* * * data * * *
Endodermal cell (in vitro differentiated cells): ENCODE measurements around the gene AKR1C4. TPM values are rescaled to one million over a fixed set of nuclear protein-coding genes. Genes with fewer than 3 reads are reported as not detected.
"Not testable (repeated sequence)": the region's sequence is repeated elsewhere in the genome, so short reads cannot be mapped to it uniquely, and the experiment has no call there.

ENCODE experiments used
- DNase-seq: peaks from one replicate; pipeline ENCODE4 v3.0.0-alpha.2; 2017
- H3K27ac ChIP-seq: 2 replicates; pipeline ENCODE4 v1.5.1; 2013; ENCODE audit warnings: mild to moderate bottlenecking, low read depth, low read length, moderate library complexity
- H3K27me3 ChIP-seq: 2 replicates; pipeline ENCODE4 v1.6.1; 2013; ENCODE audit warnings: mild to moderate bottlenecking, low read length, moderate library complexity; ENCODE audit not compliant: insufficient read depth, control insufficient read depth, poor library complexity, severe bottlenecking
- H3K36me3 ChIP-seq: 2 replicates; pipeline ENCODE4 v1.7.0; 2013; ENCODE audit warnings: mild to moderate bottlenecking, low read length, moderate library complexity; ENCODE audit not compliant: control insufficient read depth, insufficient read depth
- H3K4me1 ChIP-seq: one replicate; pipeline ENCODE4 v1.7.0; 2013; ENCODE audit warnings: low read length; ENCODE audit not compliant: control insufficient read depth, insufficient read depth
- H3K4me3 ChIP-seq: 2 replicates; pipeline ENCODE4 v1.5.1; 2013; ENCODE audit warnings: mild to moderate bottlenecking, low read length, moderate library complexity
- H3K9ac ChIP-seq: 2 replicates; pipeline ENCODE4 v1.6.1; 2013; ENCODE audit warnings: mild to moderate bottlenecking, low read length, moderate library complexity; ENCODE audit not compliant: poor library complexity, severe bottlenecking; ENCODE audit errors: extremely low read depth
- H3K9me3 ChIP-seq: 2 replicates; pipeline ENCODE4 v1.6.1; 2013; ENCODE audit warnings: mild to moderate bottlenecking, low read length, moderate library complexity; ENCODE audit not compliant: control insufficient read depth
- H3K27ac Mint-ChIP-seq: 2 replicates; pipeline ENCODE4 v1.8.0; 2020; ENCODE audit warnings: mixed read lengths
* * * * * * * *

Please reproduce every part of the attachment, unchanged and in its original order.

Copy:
Endodermal cell (in vitro differentiated cells): ENCODE measurements around the gene AKR1C4. TPM values are rescaled to one million over a fixed set of nuclear protein-coding genes. Genes with fewer than 3 reads are reported as not detected.
"Not testable (repeated sequence)": the region's sequence is repeated elsewhere in the genome, so short reads cannot be mapped to it uniquely, and the experiment has no call there.

ENCODE experiments used
- DNase-seq: peaks from one replicate; pipeline ENCODE4 v3.0.0-alpha.2; 2017
- H3K27ac ChIP-seq: 2 replicates; pipeline ENCODE4 v1.5.1; 2013; ENCODE audit warnings: mild to moderate bottlenecking, low read depth, low read length, moderate library complexity
- H3K27me3 ChIP-seq: 2 replicates; pipeline ENCODE4 v1.6.1; 2013; ENCODE audit warnings: mild to moderate bottlenecking, low read length, moderate library complexity; ENCODE audit not compliant: insufficient read depth, control insufficient read depth, poor library complexity, severe bottlenecking
- H3K36me3 ChIP-seq: 2 replicates; pipeline ENCODE4 v1.7.0; 2013; ENCODE audit warnings: mild to moderate bottlenecking, low read length, moderate library complexity; ENCODE audit not compliant: control insufficient read depth, insufficient read depth
- H3K4me1 ChIP-seq: one replicate; pipeline ENCODE4 v1.7.0; 2013; ENCODE audit warnings: low read length; ENCODE audit not compliant: control insufficient read depth, insufficient read depth
- H3K4me3 ChIP-seq: 2 replicates; pipeline ENCODE4 v1.5.1; 2013; ENCODE audit warnings: mild to moderate bottlenecking, low read length, moderate library complexity
- H3K9ac ChIP-seq: 2 replicates; pipeline ENCODE4 v1.6.1; 2013; ENCODE audit warnings: mild to moderate bottlenecking, low read length, moderate library complexity; ENCODE audit not compliant: poor library complexity, severe bottlenecking; ENCODE audit errors: extremely low read depth
- H3K9me3 ChIP-seq: 2 replicates; pipeline ENCODE4 v1.6.1; 2013; ENCODE audit warnings: mild to moderate bottlenecking, low read length, moderate library complexity; ENCODE audit not compliant: control insufficient read depth
- H3K27ac Mint-ChIP-seq: 2 replicates; pipeline ENCODE4 v1.8.0; 2020; ENCODE audit warnings: mixed read lengths